Iqbal, Razia. Video interview of J.K. Rowling, BBC News, 1 November 2007.
See also: BBC
article "Rowling completes Potter spin-off"
Context: Rowling speaks about the auction of a copy of "The Tales of Beedle the Bard"
Transcript credit: Meann
Voice-over: The author of the Harry Potter books, J.K. Rowling, has written a new book of fairy tales. But it's not going to be everywhere like the other ones. One copy is going to be auctioned. Only 7 are being printed. Our Arts correspondent, Razia, has been talking to her at her home in Edinburgh.
Razia Iqbal (voice-over): It's one of the most lucrative brands ever. Harry Potter's adventures have made millions of children avid readers and his creator, J.K. Rowling, a household name as well as a multi-millionaire. Now, she's written, in her own handwriting on vellum paper, a limited edition of seven books. Leather-bound, and covered in crafted silver and jewels. A beautiful object lovingly dedicated by J.K. Rowling.
JKR (reading from dedication page of the 7th copy): "Six of these books have been given to those most closely connected to the Harry Potter books during the past 17 years. This seventh copy will be auctioned, the proceeds to help institutionalised children who are in desperate need of a voice. So, to whoever now owns this book, thank you. And fair fortune be yours. J.K. Rowling."
RI (voice-over): "The Tales of Beedle the Bard" contain five fairy stories, one which appears in "Harry Potter and the Deathly Hallows", the others are new, and in some way, a distillation of the themes of the seven books. It's what J.K. Rowling has been doing since the last Potter novel.
JKR: "It's like coming up from a deep dive, I suppose. I've been writing about the world. It's not about Harry, Ron, and Hermione, but it comes from that world. So it's been therapeutic, in a way. A nice way to say goodbye.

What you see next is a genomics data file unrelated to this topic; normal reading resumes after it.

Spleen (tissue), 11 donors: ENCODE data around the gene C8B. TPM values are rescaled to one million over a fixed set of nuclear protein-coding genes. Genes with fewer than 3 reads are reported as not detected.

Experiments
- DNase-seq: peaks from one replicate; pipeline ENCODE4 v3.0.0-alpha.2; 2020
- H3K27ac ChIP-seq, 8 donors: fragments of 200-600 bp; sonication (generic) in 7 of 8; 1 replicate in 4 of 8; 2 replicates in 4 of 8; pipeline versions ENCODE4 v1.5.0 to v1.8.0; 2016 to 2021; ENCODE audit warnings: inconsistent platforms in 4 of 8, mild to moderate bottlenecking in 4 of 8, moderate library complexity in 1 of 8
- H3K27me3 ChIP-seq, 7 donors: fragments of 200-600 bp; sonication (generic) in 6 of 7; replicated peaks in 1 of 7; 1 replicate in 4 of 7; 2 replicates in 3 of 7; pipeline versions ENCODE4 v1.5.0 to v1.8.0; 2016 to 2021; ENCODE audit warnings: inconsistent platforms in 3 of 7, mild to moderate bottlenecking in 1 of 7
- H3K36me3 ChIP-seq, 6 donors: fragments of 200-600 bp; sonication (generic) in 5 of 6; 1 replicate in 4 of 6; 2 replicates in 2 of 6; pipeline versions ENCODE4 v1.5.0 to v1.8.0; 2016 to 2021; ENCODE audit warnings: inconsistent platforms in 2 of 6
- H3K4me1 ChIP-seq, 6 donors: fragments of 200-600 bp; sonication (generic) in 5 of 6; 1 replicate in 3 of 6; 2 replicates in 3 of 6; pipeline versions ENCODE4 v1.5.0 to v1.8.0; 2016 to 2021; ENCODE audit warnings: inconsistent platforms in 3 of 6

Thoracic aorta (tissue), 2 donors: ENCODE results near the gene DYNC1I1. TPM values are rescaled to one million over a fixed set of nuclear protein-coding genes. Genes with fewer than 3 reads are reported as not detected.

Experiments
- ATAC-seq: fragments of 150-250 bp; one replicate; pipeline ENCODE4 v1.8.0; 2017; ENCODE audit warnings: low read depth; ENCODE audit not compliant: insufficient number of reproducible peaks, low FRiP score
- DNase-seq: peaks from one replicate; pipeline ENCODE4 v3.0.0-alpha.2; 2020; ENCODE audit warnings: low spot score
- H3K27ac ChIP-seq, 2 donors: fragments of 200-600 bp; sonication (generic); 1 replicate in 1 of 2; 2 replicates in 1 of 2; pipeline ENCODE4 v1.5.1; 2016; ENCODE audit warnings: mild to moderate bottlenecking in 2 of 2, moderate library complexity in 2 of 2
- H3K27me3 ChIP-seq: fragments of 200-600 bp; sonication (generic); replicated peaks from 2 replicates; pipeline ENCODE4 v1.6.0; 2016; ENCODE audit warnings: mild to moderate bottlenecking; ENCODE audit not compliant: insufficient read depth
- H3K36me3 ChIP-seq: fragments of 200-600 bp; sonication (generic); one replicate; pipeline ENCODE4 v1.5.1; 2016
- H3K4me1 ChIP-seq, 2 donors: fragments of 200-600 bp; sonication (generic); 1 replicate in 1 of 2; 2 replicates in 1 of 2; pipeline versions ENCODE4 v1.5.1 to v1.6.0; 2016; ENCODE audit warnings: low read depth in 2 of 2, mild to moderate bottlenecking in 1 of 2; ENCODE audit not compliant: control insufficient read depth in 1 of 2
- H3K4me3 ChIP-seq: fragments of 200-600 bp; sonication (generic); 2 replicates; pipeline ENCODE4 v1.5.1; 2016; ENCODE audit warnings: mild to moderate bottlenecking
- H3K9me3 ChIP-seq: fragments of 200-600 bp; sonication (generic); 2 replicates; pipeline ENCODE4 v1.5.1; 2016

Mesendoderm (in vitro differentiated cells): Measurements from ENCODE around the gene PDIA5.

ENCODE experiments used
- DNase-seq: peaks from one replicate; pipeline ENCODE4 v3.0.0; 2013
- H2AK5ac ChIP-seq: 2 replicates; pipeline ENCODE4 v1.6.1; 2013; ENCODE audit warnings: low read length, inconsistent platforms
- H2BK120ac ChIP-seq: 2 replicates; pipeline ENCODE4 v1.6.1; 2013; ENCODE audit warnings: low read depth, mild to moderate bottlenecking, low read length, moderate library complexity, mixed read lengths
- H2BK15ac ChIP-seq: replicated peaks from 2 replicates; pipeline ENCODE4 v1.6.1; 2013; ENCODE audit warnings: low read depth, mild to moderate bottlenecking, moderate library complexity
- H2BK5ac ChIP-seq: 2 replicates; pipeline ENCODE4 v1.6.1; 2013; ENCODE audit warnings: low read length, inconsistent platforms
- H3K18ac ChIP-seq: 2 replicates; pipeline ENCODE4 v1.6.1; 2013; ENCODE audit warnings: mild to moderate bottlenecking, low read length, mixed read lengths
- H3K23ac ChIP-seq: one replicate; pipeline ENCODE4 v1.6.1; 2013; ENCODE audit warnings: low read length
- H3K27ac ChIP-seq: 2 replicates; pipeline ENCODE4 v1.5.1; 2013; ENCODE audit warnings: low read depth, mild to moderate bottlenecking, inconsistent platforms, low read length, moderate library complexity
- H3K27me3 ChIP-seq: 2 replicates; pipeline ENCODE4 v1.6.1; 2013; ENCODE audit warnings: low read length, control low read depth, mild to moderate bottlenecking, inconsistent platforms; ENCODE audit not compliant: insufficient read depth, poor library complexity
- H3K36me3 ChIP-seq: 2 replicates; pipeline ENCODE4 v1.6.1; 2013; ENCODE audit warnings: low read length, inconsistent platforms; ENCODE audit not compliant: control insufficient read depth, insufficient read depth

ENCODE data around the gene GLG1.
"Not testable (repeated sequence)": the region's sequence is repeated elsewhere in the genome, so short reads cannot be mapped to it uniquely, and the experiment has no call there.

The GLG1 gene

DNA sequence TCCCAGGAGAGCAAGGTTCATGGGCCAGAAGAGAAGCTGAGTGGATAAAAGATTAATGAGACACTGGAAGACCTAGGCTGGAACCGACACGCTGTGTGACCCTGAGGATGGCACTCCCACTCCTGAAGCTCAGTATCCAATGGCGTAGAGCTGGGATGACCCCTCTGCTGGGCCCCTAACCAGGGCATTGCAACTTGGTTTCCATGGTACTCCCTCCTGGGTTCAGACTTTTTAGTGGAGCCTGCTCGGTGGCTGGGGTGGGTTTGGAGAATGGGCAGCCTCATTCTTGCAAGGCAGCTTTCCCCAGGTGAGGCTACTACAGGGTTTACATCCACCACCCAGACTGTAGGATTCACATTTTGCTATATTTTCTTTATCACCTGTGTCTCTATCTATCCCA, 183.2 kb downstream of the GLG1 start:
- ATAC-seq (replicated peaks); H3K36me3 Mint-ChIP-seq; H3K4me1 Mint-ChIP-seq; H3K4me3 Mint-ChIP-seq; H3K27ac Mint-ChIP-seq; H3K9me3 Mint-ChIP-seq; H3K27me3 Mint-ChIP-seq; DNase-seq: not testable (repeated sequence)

RI: Difficult to say goodbye?
JKR: Yeah, very. Very difficult. Very very very sad. But there is an upside. It's quite exciting to think I can now write something else.
RI: Are you writing something else?
JKR: I am.
RI: For children? For adults?
JKR: There's a half-finished book for children that I think will probably be the next thing I'll do or that I publish.
RI (voice-over): She has no need to write for a living ever again, but clearly still has lots of stories in her. For now, J.K. Rowling's more pressing concern is to put a spotlight on how many children in Eastern Europe are treated like caged animals, the focus of the charity she's founded.
JKR: It's a huge, silent scandal how many children within Europe are institutionalised. A child with mental health issues who's been taken from their family or given by their family to an institution and then placed in a cage. And I really would like to do whatever I can to change it.
RI: Is guilt ever a motivator given how much someone like you has. I mean, lots of people have lots of money and they don't do things.
JKR: Is it guilt? Once you've fulfilled your needs and your family's needs, then I think if you're any kind of human then you'll think "How do I do some good with this?" And I think most people in my position would do that.
RI: You've just come back from a tour in the States. You made the news in all kinds of ways, not least because you revealed that Dumbledore is gay. Were you surprised by the reaction that it's caused in the States? Website stuff, people getting quite angry that they should stop their children from reading these books given that Dumbledore is a kind of moral compass for Harry?
JKR: Let's be honest. Well, okay. First of all, do I think a gay person can be a moral compass? I think it's ludicrous that we're asking that in the 21st century. And the Christian fundamentalists were never my base.
RI: And given the reach of her fanbase, there's bound to be more attention in J.K. Rowling in the coming weeks. "The Tales of Beedle the Bard" are auctioned in December but there are no plans to publish the new stories.
Original page date 2 Nov 2007; last updated 2 Nov 2007.